A common catchphrase in today’s workplace is “You did (or didn’t) have my back.” The very nature of our public sector work means that our actions are on display for everyone. Even the slightest hint of disagreement can be perceived incorrectly between fellow team members. When that happens, the trust between co-workers can suffer long term consequences. When these “moments of truth” occur on a frequent basis, as they do in a municipal setting, the risk of damaging relationships occurs so often that we need to take steps so that we can withstand these potentially damaging circumstances.
I have experienced both of these situations. Once a department director of mine was getting grilled by a council member about a routine contract renewal. Although I was new to the city, I was familiar with the issue, and the director felt that the conditions for renewal were appropriate, so we did not discuss it much in advance of the Council meeting. When it got to Council, it was obvious that this particular council member had held some grudges over the previous decision and was inferring that the director was less than forthcoming in his answers, when in my experience the answers made perfect sense. I respectfully intervened and explained that I was familiar with contracts of this nature and that the department head was correct. With that assurance, the Council approved the contract.
The next day, the department head thanked me for having his back. I did not think that I had done much, but other department heads recounted similar experiences with the Council. I explained to my staff that the better they briefed me on important subjects, the better I would be able to support them in similar circumstances. That incident became a turning point for me and my new staff.
I have also had unfortunate experiences in which I did not immediately jump to a staff member’s defense for one reason or another. The result was a noticeable change in my relationship with that staff member, with long lasting consequences in some cases. Both situations showed me the importance of developing and maintaining trust in my employees, and them in me. Continuous discussion, critiquing these situations, and learning from them are key in handling these moments of truth.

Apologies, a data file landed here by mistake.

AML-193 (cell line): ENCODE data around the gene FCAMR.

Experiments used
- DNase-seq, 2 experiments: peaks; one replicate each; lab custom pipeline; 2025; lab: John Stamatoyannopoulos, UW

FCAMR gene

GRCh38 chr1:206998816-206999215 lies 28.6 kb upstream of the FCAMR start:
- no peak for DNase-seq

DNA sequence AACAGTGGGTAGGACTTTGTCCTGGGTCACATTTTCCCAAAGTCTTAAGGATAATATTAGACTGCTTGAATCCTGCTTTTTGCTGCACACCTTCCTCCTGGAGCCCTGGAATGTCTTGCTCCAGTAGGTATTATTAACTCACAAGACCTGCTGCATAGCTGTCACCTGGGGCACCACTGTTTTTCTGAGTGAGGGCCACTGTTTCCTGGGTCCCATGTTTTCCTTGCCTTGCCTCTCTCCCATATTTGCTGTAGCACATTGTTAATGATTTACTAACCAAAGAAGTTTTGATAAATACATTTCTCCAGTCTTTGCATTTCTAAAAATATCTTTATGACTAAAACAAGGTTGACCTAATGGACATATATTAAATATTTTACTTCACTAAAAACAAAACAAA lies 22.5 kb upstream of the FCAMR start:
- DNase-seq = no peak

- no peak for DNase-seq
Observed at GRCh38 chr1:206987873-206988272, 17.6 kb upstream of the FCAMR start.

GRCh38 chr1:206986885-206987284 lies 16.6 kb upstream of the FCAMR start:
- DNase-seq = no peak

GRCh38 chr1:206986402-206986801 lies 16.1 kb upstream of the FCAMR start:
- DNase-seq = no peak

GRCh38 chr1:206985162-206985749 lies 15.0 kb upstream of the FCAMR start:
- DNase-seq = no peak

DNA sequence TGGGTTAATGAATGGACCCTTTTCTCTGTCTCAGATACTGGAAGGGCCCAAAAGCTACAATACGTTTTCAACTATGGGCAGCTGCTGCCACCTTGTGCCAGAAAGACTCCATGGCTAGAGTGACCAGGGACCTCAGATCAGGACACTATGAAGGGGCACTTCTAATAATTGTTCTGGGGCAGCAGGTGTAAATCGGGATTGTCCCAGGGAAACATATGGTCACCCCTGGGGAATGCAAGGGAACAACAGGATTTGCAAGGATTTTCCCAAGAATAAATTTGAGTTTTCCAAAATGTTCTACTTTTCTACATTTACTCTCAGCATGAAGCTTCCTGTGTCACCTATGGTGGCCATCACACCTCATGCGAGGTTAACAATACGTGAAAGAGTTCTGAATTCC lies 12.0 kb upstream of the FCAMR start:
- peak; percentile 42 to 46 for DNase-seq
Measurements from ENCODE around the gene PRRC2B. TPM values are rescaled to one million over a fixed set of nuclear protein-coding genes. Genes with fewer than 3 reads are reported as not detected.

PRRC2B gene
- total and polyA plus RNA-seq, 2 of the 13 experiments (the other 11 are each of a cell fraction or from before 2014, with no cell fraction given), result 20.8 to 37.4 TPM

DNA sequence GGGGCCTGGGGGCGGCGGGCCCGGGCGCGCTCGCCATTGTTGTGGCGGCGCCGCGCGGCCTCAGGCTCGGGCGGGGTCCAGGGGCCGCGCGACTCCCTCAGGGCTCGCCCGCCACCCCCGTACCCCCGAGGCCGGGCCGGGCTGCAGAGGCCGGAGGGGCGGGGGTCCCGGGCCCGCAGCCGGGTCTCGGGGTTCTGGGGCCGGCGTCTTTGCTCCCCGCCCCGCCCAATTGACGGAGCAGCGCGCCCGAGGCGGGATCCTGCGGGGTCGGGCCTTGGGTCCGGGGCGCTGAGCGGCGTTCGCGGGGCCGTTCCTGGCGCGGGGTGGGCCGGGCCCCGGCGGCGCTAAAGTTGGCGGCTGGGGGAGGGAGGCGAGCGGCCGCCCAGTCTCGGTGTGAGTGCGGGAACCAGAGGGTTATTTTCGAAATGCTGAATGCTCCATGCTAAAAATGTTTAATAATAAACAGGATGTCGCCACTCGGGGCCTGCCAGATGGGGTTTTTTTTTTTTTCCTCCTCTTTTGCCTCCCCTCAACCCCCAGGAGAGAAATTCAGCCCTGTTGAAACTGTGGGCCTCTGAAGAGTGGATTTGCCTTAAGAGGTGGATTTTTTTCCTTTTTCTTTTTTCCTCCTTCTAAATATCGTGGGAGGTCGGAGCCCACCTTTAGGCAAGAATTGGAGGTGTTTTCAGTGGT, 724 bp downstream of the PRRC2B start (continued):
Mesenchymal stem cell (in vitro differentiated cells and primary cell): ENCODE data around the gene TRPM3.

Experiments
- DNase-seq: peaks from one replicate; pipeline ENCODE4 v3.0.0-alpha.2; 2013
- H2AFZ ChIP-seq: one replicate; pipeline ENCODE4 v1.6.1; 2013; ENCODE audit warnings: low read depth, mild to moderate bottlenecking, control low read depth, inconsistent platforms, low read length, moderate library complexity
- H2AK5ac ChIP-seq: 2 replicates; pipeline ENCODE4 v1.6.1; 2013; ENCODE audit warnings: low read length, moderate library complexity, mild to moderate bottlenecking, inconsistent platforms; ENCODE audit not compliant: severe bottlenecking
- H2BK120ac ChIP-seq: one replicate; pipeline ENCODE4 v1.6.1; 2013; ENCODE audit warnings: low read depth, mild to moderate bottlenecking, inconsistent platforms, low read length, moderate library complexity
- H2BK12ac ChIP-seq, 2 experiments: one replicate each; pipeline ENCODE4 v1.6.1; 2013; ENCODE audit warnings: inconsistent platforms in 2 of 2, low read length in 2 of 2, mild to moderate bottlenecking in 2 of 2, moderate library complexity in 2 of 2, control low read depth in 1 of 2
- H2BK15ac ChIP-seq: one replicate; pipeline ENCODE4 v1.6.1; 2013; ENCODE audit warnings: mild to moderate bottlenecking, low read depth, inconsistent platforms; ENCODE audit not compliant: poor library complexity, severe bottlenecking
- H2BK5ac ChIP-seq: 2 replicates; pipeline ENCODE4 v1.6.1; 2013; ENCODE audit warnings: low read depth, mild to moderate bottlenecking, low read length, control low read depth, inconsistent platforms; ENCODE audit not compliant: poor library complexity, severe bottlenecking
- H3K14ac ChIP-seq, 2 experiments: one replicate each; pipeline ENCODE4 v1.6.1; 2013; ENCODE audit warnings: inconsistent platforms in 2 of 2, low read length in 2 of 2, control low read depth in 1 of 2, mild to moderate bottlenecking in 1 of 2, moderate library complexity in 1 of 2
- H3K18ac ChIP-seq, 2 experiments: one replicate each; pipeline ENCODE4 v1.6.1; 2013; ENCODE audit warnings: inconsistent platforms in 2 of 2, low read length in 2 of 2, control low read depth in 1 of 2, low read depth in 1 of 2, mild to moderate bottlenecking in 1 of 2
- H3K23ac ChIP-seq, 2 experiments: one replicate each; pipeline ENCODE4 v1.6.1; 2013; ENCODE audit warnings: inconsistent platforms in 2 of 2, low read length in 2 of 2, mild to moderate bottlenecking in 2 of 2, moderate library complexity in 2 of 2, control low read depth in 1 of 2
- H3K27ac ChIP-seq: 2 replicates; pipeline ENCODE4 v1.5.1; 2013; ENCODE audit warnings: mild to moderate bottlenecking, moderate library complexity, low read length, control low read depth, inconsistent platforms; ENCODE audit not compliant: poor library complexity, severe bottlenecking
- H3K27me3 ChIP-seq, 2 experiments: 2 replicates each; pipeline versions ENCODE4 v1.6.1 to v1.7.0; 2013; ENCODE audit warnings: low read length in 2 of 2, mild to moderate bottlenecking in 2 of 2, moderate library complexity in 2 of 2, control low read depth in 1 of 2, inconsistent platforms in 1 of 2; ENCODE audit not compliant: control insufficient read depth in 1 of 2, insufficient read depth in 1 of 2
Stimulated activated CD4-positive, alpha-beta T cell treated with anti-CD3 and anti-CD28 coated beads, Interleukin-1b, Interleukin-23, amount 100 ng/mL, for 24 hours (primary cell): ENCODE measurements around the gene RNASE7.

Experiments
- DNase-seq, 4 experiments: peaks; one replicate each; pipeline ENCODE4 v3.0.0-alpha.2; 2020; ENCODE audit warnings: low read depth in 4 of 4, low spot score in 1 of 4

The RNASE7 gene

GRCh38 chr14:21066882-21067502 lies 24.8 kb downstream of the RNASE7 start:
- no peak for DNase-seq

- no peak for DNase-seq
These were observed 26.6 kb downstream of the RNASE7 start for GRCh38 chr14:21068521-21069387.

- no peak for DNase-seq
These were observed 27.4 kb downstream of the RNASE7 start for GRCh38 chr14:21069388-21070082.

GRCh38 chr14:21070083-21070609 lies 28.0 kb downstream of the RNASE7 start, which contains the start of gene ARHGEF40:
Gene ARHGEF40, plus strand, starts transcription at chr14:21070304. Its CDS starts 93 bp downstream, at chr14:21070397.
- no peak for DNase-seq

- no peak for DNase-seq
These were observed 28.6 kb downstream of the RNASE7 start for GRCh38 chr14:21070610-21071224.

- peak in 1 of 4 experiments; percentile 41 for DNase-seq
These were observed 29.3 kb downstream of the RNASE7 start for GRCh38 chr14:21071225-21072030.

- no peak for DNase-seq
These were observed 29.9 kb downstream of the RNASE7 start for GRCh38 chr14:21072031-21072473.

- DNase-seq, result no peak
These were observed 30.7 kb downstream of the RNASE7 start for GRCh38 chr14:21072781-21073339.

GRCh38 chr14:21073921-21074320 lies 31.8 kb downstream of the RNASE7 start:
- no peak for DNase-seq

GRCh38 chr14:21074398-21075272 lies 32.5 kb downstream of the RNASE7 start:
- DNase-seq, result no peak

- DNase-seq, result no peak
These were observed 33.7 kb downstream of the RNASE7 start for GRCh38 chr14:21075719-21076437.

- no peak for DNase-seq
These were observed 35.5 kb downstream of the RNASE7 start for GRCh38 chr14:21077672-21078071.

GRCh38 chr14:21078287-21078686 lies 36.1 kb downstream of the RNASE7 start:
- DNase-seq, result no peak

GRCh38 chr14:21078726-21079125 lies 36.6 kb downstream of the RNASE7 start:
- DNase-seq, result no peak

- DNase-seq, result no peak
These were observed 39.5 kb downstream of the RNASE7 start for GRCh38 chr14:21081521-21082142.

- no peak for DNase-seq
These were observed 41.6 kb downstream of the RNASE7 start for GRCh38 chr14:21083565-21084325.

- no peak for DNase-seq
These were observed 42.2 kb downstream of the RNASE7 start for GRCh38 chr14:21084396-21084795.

As managers of change, it is important that our team members share mutual trust to take us through tough times. Recognizing these moments of truth and reinforcing that trust can go a long way to developing a supportive environment to implement important changes in our organizations. Do not take that trust for granted, it is too valuable.
When I first accepted the position as City Manager of Oshkosh, Wisconsin five years ago, I was faced with addressing Oshkosh’s reputation as an organization that was not customer oriented. Upon my arrival, I could see that our employees were equally concerned about this reputation. Outside perception was one thing, but I also had to contend with a collective inferiority complex that had filtered into the organization itself.
The first sign came when department heads asked me in front of their peers if I planned to sweep the place clean with a big broom. I responded that I was more likely to tidy the place up with a dust broom. My intent was to assure everyone that this was a fresh start and that I would fix things that needed to be fixed and not interfere with things that were otherwise operating well.